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Higher Concentrations of COVID-19 Receptor Protein Found in Men’s Plasma

By LabMedica International staff writers
Posted on 18 May 2020
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Image: Structure of the angiotensin-converting enzyme 2 (ACE2) protein (Photo courtesy of Wikimedia Commons)
Image: Structure of the angiotensin-converting enzyme 2 (ACE2) protein (Photo courtesy of Wikimedia Commons)
Results of a large-scale study revealed that plasma concentrations of angiotensin-converting enzyme 2 (ACE2) were higher in men than in women, but use of neither an ACE inhibitor nor an angiotensin receptor blocker (ARB) was associated with higher plasma ACE2 concentrations.

ACE2 lowers blood pressure by catalyzing the hydrolysis of angiotensin II (a vasoconstrictor peptide) into angiotensin (a vasodilator). It counters the activity of the related angiotensin-converting enzyme (ACE) by reducing the amount of angiotensin II. ACE2 is not only an enzyme but also a functional receptor on cell surfaces for both SARS-CoV (SARS coronavirus) and SARS-CoV-2 (COVID-19), and is highly expressed in the heart, testis, kidneys, and lungs, and shed into the plasma. Some reports have suggested that inhibitors of the renin–angiotensin–aldosterone system (RAAS) increase plasma ACE2 concentrations, although these speculations have not been supported by a substantial body of research.

To follow up on these reports, investigators at University Medical Center Groningen (The Netherlands) analyzed plasma concentrations of ACE2 in two large and independent cohorts of men and women with heart failure according to the use of RAAS inhibitors.

The investigators measured ACE2 concentrations in blood samples taken from two groups of heart failure patients from 11 European countries. There were 1485 men and 537 women in the index cohort and a second group of 1123 men and 575 women in the validation cohort. The median age of the participants in the index cohort was 69 years for men and 75 years for women, and 74 and 76 years, respectively, in the validation cohort.

ACE2 was measured using the Olink Proteomics (Uppsala, Sweden) Proseek analysis service. The Olink platform utilizes a high-throughput multiplex immunoassay based on a proprietary proximity extension assay (PEA) technology, where each biomarker is addressed by a matched pair of antibodies, coupled to unique, partially complementary oligonucleotides, and measured by quantitative real-time PCR.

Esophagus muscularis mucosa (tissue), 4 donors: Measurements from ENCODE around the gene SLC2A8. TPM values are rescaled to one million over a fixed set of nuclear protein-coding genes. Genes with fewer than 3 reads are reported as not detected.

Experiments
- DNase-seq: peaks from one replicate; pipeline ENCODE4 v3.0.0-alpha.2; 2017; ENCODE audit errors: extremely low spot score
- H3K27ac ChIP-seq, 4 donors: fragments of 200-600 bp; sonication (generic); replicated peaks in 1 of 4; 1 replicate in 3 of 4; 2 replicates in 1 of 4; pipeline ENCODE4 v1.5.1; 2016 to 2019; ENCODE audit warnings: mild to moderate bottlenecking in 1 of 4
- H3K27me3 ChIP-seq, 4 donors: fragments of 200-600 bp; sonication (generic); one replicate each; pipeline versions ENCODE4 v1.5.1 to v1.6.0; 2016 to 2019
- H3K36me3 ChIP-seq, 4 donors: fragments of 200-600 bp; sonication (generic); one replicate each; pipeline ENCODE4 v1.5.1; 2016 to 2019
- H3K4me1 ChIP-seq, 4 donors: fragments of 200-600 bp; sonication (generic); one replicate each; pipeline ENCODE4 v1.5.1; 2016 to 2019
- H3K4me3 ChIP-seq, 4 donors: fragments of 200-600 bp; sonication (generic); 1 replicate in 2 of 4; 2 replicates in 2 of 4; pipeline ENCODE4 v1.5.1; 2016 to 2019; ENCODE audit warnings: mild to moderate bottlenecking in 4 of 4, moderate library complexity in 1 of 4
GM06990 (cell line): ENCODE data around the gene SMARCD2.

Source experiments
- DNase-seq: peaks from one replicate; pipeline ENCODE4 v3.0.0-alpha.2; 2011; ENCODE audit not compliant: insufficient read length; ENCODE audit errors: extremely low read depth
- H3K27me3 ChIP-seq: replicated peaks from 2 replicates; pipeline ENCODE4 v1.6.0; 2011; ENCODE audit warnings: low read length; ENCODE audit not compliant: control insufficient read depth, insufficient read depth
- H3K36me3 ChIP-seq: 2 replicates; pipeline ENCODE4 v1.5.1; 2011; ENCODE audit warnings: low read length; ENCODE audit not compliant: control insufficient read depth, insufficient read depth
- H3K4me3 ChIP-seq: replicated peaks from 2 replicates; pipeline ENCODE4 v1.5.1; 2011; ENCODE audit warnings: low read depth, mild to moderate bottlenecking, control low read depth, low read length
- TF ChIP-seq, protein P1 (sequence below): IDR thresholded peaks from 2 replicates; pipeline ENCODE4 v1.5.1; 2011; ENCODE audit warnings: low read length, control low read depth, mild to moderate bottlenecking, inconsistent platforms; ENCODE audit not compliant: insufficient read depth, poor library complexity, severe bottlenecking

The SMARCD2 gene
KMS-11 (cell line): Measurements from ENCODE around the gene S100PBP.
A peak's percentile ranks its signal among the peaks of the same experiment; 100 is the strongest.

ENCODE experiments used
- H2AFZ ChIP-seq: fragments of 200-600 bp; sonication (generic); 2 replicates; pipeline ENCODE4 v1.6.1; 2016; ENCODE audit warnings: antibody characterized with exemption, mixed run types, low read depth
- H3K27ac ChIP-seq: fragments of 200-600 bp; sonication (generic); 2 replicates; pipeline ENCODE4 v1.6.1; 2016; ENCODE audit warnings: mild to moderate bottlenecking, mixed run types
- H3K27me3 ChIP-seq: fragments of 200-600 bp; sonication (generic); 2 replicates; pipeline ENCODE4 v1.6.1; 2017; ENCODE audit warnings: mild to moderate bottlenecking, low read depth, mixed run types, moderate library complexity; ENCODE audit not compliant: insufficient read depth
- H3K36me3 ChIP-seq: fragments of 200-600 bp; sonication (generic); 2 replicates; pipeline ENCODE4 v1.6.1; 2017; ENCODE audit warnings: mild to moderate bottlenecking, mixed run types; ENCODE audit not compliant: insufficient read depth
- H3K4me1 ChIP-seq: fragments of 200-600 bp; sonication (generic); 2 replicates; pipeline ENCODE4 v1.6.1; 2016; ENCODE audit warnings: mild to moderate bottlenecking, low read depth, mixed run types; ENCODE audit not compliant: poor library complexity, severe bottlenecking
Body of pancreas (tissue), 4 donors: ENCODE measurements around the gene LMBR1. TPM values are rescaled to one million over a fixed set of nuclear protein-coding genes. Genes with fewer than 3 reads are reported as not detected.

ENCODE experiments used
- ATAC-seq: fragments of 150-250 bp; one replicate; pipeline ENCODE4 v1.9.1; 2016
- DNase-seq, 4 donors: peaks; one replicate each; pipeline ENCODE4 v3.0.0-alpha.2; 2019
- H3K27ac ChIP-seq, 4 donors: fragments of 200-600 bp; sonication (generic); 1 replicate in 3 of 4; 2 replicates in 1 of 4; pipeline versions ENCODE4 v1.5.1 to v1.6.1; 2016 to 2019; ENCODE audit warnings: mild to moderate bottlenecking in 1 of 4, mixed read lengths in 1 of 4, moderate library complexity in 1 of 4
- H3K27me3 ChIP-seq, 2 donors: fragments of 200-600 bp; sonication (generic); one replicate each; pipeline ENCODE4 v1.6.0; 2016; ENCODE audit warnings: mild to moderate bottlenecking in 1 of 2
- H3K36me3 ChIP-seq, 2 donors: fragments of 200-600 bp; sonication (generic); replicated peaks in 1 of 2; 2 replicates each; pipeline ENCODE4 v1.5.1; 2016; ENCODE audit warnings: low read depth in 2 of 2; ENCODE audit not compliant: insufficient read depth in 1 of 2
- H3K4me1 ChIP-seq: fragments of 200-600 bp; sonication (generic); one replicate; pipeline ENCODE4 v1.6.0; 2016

Results revealed that male sex was the strongest predictor of elevated ACE2 concentrations. In the index cohort, ACE inhibitors, ARBS, and mineralocorticoid receptor antagonists (MRAs) were not associated with greater ACE2 plasma concentrations. In the validation cohort, ACE inhibitors and ARBs were associated with lower ACE2 concentrations, while MRAs were only weakly associated with higher concentrations. These findings might explain the higher incidence and fatality rate of COVID-19 in men, but do not support previous reports suggesting that ACE inhibitors or ARBs increase the vulnerability for COVID-19 through increased plasma ACE2 concentrations.

"To the best of our knowledge, this is the first substantial study to examine the association between plasma ACE2 concentrations and the use of blockers of the renin-angiotensin-aldosterone system in patients with cardiovascular disease. We found no evidence that ACE inhibitors and ARBs were linked to increased ACE2 concentrations in plasma. In fact, they predicted lower concentrations of ACE2 in the validation cohort, although we did not see this in the index cohort," said senior author Dr. Adriaan Voors professor of cardiology at the University Medical Center Groningen. "ACE2 is a receptor on the surface of cells. It binds to the coronavirus and allows it to enter and infect healthy cells after it is has been modified by another protein on the surface of the cell, called TMPRSS2. High levels of ACE2 are present in the lungs and, therefore, it is thought to play a crucial role in the progression of lung disorders related to COVID-19."

The study was published in the May 10, 2020, online edition of the European Heart Journal.

Related Links:
University Medical Center Groningen
Olink Proteomics



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